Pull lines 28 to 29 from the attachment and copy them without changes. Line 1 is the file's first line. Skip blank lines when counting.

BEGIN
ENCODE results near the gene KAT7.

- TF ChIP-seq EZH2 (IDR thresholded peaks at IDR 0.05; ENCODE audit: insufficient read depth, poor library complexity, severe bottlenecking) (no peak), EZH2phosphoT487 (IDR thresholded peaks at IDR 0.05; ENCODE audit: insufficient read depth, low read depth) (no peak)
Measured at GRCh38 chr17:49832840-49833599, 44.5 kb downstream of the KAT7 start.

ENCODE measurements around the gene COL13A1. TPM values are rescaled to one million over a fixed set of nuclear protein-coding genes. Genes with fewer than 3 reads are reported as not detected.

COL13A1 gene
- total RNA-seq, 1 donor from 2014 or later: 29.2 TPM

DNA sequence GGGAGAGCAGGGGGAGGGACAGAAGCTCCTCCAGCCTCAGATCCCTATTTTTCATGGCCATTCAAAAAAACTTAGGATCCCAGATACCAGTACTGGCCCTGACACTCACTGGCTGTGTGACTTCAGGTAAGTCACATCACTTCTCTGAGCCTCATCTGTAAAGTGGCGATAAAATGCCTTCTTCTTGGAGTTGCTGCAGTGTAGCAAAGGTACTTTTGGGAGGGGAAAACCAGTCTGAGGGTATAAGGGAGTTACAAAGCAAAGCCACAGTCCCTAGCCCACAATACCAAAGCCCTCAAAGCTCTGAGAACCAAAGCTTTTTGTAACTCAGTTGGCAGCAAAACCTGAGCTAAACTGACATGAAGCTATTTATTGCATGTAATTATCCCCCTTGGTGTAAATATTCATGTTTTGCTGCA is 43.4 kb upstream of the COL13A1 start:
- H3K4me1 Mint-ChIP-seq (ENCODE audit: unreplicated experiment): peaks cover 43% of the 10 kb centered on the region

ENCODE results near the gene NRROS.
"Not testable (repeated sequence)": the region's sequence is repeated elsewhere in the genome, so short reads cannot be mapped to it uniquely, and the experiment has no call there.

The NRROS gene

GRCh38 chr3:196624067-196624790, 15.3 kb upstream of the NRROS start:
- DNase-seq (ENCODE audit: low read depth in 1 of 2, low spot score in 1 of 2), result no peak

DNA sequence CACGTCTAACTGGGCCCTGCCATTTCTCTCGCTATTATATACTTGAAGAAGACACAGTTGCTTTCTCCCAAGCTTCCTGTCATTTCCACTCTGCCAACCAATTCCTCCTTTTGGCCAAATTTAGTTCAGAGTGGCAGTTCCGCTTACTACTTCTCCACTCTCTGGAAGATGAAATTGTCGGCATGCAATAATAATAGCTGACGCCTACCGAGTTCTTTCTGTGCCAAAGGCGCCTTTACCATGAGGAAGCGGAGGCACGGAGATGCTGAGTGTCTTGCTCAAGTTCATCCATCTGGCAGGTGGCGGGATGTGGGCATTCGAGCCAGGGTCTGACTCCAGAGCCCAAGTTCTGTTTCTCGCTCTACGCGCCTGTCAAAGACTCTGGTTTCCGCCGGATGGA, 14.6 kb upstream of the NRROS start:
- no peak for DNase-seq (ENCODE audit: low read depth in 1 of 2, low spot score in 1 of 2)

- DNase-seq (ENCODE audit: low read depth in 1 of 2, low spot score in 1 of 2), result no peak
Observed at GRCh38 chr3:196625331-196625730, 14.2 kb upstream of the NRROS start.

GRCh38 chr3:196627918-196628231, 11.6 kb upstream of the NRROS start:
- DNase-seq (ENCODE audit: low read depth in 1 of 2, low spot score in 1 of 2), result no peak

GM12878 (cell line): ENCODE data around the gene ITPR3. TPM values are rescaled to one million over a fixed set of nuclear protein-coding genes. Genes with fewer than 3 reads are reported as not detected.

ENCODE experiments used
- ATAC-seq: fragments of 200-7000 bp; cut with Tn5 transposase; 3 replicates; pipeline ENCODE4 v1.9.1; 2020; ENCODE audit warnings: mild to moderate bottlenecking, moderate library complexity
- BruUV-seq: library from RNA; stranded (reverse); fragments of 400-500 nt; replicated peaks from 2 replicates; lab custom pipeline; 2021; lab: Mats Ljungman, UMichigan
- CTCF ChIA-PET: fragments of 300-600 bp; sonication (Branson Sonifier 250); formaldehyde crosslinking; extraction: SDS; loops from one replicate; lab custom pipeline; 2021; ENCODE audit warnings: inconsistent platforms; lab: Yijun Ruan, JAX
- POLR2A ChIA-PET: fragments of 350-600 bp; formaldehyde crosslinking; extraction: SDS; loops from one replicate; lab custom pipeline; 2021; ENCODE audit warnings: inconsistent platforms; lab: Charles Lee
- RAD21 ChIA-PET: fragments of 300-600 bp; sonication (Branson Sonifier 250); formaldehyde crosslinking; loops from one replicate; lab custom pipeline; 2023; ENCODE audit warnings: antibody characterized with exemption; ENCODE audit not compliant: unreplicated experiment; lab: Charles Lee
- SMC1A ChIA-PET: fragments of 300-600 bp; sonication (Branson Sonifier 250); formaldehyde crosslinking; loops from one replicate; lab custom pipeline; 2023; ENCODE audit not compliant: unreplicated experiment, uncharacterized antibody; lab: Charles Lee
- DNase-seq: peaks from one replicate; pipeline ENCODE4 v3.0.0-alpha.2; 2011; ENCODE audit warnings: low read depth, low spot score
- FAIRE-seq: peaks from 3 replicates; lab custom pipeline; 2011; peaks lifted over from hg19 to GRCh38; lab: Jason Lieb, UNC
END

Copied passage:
- DNase-seq: peaks from one replicate; pipeline ENCODE4 v3.0.0-alpha.2; 2011; ENCODE audit warnings: low read depth, low spot score
- FAIRE-seq: peaks from 3 replicates; lab custom pipeline; 2011; peaks lifted over from hg19 to GRCh38; lab: Jason Lieb, UNC